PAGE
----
Geography CH 9 - The Geographic Setting 1 There are few...

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The Geographic Setting 1. There are few flat surfaces in East Asia. Those that are flat are often either too cold or dry for human use. What adaptations do East Asians make to be able to use this land? They have cleared and terraced entire mountain ranges using only simple hand tools, irrigated drylands with water from melted snow, drained wetlands using elaborate levees and dams, and applied their complex knowledge of horticulture and animal husbandry to help plans and animals flourish in difficult conditions. 2. Describe the characteristics of the four steps of East Asia’s landforms. Discuss human habitation in each of the four steps; understand the reasons for very densely populated areas, as well as sparsely populated areas. Top step is the Plateau of Tibet. Many of the rivers of China and Southeast Asian mainland have their headwaters along the eastern rim of this plateau Second step down is a broad arc of basins, plateaus, and low mountain ranges. These landforms include deep, dry basins and deserts of Xinjiang and Qinghai, to the north of the Plateau of Tibet, and the broad, rolling highland grasslands and deserts of the Mongolian Plateau northeast of Xinjiang. East of Xinjiang, this step also includes the upper portions of China’s two great river basins, through which flow the Huang He and, farther east and south, the Chiang Jiang. Far to the south is the rugged Yunnan—Guizhou Plateau, which is dominated by a system of deeply folded mountains and valleys that bends south through the Southeast Asian peninsula. Middle portions of the Nu(Salween), Mekong, and Red rivers are found here. The third step, directly east of this upload zone, consists mainly of broad coastal plains and the deltas of China’s great rivers, with intervening low mountains and hills toward the south. Starting from the south is a series of three large lowland river basins: the Zhu Jiang (Pearl River) basin, the massive Chang Jiang basin, and the Huang He lowland basin on the North China Plain. China’s Far Northeast, The Korean Peninsula, and westernmost parts of southern Siberia are also part of this third step. The fourth step consists of the continental shelf, covered by the waters of the Yellow Sea, the East China Sea, and the South China Sea. Numerous islands— including Hong Kong, Hainan, and Taiwan—are anchored on this continental shelf all are part of the Asian landmass. 3. Compare the climate, vegetation, and population of the dry continental western zone and the monsoon east. The Dry Interior o Because land heats up and cools off more rapidly than water, locations in the middle of large landmasses in the mid-latitudes tend to experience intense cold in winter and intense heat in summer. Because there is too little vegetation or cloud cover to retain the warmth of the sun after nightfall, the difference between summer daytime and nighttime temperatures may be as much as 100F.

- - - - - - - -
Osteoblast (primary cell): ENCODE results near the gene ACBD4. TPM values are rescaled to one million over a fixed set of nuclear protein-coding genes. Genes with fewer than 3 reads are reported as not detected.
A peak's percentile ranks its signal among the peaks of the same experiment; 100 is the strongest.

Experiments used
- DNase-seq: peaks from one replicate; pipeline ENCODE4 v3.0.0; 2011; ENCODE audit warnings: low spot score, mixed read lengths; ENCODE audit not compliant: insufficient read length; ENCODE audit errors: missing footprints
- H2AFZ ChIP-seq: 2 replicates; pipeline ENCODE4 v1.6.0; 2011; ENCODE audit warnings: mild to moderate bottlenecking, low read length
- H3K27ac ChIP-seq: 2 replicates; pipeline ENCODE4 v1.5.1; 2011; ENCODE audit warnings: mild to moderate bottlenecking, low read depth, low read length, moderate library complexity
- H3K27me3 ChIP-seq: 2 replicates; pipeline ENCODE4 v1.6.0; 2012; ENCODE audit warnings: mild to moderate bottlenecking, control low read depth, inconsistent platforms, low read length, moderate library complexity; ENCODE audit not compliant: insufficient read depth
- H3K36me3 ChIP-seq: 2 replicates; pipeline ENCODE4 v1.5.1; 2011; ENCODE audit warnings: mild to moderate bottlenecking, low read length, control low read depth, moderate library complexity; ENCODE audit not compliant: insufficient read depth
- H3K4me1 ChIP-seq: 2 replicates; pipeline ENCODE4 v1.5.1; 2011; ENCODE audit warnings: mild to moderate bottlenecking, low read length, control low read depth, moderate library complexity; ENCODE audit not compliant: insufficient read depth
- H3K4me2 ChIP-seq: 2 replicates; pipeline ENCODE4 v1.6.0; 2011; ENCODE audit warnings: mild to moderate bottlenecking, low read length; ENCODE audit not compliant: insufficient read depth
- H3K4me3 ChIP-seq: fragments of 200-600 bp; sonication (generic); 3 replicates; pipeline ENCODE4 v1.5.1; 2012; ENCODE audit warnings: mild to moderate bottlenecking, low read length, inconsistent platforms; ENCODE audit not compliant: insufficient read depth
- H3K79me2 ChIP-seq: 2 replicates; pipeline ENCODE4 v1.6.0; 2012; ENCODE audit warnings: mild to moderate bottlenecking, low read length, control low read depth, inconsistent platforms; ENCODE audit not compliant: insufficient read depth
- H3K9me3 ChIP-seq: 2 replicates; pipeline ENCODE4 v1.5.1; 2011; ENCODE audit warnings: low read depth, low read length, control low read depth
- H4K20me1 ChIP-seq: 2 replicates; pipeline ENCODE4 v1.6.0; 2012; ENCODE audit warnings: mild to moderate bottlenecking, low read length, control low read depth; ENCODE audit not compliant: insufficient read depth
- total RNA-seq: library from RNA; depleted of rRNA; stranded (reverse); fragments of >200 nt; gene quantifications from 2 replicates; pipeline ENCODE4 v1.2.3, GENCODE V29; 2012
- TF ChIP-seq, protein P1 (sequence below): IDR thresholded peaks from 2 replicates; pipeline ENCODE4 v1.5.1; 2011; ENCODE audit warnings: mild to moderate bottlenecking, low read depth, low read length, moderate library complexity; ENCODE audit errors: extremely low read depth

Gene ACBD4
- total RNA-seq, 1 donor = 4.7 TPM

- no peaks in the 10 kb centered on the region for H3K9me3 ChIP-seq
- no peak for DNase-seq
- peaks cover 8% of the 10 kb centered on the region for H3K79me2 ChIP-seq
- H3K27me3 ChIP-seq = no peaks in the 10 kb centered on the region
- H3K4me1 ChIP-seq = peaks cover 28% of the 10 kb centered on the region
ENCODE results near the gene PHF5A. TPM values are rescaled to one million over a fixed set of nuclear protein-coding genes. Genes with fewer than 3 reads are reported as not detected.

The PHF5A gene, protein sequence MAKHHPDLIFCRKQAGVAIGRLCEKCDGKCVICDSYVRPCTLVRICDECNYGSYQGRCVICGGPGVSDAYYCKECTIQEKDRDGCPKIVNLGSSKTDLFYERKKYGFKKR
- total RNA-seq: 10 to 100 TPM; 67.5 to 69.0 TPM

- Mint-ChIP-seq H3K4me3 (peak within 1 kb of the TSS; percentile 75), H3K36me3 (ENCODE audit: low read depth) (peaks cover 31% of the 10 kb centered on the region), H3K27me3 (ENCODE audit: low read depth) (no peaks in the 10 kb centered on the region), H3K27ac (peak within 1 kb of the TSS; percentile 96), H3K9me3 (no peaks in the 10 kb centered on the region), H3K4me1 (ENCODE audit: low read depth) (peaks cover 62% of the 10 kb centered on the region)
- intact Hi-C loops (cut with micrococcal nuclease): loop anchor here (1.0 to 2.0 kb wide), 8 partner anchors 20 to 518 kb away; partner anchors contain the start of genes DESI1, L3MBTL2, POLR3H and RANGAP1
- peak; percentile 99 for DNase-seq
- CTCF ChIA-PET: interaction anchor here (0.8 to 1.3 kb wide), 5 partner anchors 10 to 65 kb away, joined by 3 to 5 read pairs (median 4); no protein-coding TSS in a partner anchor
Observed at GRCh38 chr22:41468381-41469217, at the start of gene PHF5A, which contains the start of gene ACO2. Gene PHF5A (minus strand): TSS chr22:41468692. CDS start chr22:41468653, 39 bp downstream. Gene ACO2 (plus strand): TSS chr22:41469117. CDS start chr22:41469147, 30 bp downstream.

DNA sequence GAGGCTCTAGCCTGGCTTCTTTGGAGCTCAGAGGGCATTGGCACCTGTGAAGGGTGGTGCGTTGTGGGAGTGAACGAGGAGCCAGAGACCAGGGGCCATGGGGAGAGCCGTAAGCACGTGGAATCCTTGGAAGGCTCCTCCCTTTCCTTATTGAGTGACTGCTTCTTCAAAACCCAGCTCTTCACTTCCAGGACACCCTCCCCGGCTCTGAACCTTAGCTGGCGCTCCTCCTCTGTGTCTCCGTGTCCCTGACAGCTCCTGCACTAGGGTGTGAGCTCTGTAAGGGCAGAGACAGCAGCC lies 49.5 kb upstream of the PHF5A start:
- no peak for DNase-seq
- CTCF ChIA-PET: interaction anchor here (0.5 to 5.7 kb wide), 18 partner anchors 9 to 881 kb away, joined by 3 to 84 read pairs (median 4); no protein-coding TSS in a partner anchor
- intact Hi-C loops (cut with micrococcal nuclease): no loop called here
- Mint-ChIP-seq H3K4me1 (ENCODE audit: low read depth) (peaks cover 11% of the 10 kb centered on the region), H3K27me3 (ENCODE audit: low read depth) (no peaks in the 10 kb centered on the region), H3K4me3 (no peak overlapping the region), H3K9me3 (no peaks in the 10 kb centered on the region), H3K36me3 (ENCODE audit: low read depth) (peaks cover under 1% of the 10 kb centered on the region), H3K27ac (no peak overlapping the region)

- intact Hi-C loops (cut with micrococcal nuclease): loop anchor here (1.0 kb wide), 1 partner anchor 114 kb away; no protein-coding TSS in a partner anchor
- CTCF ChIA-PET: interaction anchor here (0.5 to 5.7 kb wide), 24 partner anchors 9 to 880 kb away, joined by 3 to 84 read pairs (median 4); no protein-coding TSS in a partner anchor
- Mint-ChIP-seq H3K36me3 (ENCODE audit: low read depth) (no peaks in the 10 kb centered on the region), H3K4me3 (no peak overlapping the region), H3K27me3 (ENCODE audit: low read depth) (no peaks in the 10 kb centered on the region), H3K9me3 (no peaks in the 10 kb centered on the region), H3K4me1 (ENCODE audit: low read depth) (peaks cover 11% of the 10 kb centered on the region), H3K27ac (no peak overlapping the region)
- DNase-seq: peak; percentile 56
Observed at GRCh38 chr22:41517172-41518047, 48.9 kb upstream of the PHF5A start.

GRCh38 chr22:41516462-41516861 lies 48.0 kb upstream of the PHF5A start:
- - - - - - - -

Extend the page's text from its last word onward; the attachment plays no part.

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o Grasslands and deserts of several varieties cover most of the land in this dry region. Only scattered forests grow on the few relatively well-watered
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